As our society, including our workplaces, becomes more diverse, it becomes more important to talk about race, particularly in cross-racial dialogues.
The benefits include the potential to heal racial divides, reduce prejudice, dispel stereotypes, decrease fear of differences, and increase appreciation and sense of connectedness with others. But talking about race is a difficult thing in the United States. As a society, we tend not to do it, and when we do, we do not do it well, with attempts often ending in more polarization.
From my research into racial equity and cross-racial dialogues and my experience as a facilitator, I would like to share what I’ve discovered about dealing with barriers to honest discussions and fostering meaningful conversations.
Two related reasons for the absence of dialogue are emotional discomfort and fear. For example, if someone makes a mistake, expresses a racist or oppressive thought, or speaks out of privilege that they do not recognize, conversations are derailed as hurt feelings and animosity increase. Some people feel talking about race makes problems worse.
To address the inevitable moments of discomfort and insecurity, it is vital to establish group norms and adhere to them. This measure creates the security required for people to engage in the risk-taking necessary to discuss a sensitive topic, and it results in increased trust and relationship among the group members.
Call out the likelihood of discomfort at the beginning and commit to working through it by listening to each other. As a society, we say we do not know how to talk about race, but in large part, we do not know how to listen about race. Our typical behavior when confronted with language or perspectives with which we are uncomfortable or do not agree is to interrupt, shut down or figure out what we are going to say next. Listening requires that participants be fully present in a conversation and resist the desire to interrupt.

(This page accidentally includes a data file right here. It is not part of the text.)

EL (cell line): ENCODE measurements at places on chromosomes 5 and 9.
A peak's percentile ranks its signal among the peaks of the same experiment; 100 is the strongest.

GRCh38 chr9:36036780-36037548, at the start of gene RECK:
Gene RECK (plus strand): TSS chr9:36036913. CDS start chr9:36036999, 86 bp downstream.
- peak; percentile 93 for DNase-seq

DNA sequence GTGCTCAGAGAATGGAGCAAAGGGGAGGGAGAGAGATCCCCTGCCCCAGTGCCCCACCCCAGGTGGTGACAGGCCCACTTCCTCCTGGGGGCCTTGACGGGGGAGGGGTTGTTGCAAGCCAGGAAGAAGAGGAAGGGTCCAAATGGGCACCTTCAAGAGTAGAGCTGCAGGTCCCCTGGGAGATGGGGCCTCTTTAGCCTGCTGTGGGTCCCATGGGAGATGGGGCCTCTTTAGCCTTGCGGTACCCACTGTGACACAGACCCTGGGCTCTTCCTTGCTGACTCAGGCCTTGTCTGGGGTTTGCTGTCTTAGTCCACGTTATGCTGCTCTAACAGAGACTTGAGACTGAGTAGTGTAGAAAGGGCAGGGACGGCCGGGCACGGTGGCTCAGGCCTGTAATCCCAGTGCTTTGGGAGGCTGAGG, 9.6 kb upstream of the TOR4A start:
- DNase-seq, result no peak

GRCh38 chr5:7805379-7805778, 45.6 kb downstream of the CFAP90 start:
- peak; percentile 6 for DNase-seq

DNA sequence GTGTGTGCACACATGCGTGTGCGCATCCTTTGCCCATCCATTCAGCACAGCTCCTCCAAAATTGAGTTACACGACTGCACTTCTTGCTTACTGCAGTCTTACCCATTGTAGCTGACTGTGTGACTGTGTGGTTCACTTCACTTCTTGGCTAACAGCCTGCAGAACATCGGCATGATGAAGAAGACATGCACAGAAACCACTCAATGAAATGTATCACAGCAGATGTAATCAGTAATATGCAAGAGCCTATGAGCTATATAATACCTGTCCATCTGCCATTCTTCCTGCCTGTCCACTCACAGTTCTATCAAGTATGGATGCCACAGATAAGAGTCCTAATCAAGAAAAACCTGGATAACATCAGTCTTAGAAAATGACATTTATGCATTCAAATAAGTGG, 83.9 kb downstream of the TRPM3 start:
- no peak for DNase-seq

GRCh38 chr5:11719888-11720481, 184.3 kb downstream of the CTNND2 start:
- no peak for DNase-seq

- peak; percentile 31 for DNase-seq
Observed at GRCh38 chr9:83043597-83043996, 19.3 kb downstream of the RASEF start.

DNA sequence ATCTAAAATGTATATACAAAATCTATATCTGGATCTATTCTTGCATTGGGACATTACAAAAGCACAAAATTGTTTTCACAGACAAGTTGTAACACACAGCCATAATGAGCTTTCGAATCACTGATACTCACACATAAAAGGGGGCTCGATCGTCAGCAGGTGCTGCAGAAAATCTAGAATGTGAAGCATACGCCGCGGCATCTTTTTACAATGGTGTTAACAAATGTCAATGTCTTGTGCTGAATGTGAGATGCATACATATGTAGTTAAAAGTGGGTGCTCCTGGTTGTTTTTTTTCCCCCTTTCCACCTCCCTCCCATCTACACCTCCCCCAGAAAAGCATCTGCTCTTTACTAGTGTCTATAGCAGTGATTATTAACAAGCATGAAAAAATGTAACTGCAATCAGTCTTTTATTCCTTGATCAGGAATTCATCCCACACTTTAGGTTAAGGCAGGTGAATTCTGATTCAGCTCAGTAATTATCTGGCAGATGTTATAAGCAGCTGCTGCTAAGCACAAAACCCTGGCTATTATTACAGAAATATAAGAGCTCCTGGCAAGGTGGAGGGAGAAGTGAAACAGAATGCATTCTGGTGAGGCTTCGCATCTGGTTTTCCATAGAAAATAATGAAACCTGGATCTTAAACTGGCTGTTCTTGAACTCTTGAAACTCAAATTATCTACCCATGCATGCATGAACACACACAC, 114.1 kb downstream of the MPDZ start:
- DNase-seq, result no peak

And we must show each other grace. We have all made mistakes, held and acted out of racist beliefs and assumptions, clumsily attempted to discuss race and have likely been misunderstood or challenged. If we want to be forgiven, we should forgive others who make the same mistakes.
Ready to take the plunge and start a dialogue about race? Here are a few ways to begin:
- Seek out opportunities to be a participant in a dialogue about race.
- Become acquainted with racial content and dialogues available on the internet.
- Seek out opportunities for facilitator training.
- Practice being a facilitator. Ask for volunteers among your circle of family and friends to spend an evening or two with you dialoguing about race in a diverse group.
We can talk about race in productive ways, with commitment, patience, practice, and courage.
This article is sponsored content paid for by Ball State University.
Kendra Lowery is assistant dean of school engagement in Ball State University’s Teachers College. Her research focuses on educational leadership practices to promote social justice. She is also the author of “Bridging the Racial Divide Through Cross-Racial Dialogue: Lessons and Reflections from My Experience as a Facilitator” in the Journal of Critical Thought and Praxis. Learn more about Ball State’s innovative faculty.